Hastings Castle was constructed before or immediately after William II, the Duke of Normandy landed in England (after his conquest he became known as William I, King of England & the Duke of Normandy) and was a motte-and-bailey castle and in 1070 William I ordered the castle rebuilt in stone along with St. Mary's Chapel.


Hastings Castle, England


A motte-and-bailey castle is a castle, which has a raised earth mound ("motte" in French), and a wooden or stone structure known as the keep, surrounded by a palisade surrounding the courtyard called a bailey.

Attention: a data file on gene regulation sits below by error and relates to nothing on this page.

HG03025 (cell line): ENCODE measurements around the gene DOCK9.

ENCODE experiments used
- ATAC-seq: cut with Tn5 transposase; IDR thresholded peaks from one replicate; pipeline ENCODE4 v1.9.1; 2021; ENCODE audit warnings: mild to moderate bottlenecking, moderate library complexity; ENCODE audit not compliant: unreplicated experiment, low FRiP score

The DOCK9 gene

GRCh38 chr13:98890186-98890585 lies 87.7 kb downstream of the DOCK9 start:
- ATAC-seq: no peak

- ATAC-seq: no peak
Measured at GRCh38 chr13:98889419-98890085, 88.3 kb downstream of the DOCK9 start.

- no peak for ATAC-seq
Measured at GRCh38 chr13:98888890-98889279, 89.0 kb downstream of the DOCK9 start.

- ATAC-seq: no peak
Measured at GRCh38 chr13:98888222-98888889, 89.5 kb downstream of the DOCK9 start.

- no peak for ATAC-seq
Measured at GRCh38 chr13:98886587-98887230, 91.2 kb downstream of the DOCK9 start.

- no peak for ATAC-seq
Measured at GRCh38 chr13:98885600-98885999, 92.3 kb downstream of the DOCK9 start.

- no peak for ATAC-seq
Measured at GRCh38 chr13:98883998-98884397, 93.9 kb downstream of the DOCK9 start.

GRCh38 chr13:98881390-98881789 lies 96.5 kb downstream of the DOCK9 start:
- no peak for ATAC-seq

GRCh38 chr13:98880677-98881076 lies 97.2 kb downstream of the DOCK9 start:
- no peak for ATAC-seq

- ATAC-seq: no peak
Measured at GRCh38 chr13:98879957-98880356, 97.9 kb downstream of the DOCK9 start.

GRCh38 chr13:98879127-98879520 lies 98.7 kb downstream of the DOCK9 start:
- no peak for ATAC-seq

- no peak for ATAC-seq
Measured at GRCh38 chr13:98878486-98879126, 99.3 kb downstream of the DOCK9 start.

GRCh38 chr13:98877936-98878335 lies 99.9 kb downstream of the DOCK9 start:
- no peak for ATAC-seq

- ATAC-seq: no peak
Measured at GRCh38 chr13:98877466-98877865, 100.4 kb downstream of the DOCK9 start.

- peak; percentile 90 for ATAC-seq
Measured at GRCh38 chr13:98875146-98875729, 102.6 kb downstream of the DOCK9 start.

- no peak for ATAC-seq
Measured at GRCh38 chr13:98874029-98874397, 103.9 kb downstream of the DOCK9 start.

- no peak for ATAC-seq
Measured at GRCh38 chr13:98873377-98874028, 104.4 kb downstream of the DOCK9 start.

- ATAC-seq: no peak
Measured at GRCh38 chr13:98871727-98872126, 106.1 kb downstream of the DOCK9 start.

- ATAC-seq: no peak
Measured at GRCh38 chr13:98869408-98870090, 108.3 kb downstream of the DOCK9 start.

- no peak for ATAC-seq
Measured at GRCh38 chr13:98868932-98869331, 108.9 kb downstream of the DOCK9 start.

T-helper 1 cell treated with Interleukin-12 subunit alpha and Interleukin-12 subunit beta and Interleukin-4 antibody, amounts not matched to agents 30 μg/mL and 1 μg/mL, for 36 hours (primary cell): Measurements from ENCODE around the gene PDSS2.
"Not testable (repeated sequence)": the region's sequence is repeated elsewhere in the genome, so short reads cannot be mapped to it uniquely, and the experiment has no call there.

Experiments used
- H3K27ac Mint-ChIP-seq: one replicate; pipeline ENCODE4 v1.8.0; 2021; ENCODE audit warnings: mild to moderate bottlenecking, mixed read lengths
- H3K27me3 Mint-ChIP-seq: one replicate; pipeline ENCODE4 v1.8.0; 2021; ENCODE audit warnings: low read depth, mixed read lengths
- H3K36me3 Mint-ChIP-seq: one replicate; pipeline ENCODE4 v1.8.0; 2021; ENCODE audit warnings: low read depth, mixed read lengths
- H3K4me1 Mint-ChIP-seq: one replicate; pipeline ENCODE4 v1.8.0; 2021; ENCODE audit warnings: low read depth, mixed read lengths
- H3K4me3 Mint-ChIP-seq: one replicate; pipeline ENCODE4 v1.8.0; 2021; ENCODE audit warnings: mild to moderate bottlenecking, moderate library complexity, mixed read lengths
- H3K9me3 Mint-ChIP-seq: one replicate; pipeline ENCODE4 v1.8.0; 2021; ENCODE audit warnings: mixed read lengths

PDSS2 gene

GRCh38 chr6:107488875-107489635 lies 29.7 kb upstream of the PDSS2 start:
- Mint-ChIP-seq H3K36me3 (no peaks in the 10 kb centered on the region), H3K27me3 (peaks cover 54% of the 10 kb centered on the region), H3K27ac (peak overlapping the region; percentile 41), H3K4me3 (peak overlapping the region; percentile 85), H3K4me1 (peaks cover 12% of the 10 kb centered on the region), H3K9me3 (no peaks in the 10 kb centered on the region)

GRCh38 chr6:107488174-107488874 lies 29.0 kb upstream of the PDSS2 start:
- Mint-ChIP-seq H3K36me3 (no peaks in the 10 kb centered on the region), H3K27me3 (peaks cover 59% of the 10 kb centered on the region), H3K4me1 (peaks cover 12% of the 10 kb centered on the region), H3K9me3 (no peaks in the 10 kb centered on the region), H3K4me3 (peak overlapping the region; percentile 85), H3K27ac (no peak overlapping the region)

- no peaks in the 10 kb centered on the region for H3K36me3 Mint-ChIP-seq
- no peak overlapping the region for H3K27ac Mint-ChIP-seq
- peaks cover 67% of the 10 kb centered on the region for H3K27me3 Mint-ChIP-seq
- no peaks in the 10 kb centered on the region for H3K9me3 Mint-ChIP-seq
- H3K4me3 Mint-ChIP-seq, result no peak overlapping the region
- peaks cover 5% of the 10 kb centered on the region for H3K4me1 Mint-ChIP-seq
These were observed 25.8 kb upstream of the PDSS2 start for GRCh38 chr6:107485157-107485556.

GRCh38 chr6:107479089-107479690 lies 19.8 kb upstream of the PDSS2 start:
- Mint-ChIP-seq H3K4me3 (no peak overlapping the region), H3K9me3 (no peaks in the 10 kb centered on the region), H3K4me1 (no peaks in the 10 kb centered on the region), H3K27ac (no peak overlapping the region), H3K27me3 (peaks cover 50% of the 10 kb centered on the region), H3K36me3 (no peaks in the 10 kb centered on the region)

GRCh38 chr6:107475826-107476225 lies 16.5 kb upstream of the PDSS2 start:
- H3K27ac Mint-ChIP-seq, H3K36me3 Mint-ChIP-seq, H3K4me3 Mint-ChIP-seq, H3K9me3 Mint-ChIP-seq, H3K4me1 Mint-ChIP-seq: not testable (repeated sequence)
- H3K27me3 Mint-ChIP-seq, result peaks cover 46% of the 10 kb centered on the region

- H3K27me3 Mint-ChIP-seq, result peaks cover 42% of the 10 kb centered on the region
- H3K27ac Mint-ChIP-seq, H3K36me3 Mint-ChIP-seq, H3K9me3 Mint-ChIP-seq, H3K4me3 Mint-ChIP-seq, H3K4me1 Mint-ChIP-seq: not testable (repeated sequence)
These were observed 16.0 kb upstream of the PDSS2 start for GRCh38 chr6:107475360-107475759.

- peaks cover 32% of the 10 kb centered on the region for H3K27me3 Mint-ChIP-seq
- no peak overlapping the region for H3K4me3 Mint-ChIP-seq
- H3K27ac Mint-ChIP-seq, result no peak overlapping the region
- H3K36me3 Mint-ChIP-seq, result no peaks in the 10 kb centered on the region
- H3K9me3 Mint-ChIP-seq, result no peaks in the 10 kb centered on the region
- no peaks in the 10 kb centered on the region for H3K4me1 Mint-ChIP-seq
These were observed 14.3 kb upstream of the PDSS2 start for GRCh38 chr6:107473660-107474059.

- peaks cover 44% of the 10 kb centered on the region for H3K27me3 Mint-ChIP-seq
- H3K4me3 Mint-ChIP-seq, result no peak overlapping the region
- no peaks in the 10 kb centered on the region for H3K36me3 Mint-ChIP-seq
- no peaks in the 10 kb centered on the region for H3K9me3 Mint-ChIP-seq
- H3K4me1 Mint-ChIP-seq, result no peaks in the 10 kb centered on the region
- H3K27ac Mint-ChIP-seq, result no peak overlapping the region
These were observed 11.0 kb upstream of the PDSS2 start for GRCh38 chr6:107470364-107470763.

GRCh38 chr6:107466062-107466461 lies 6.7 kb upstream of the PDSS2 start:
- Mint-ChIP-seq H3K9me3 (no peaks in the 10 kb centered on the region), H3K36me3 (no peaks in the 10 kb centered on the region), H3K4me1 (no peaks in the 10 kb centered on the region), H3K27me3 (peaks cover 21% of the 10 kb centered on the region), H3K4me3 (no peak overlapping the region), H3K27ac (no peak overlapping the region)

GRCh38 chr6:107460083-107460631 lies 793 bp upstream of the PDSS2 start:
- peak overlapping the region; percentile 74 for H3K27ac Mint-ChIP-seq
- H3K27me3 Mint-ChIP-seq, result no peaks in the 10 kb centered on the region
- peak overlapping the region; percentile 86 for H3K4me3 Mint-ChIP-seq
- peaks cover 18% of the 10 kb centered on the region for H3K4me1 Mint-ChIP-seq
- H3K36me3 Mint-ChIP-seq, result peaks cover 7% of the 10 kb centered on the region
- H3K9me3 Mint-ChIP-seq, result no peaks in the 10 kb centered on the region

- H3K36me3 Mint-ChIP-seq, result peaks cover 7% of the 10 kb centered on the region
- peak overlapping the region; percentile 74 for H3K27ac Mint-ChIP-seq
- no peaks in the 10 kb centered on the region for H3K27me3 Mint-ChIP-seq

Across the narrow stretch of the English channel is Normandy and from there William II, the Duke of Normandy, launched his invasion force of eighty-four hundred soldiers and defeated the Saxon army of seventy-five hundred just north-west of the coastal town of Hastings.


William I, King of England and the Duke of Normandy, built a chapel to Saint Mary within the walls of Hastings Castle and this is an archway of that chapel with the curtain walls of Hasting Castle on the elevated area.


Site Index Page


Trafalgar Square

Tower of London

Westminster Abbey &
St. Paul's Cathedral

Buckingham Palace

Hyde Park

About London

Battle of Hasting

Glastonbury Abbey


West Midlands



Acton Burnell:
The First Parliament

Comments? E-Mail Us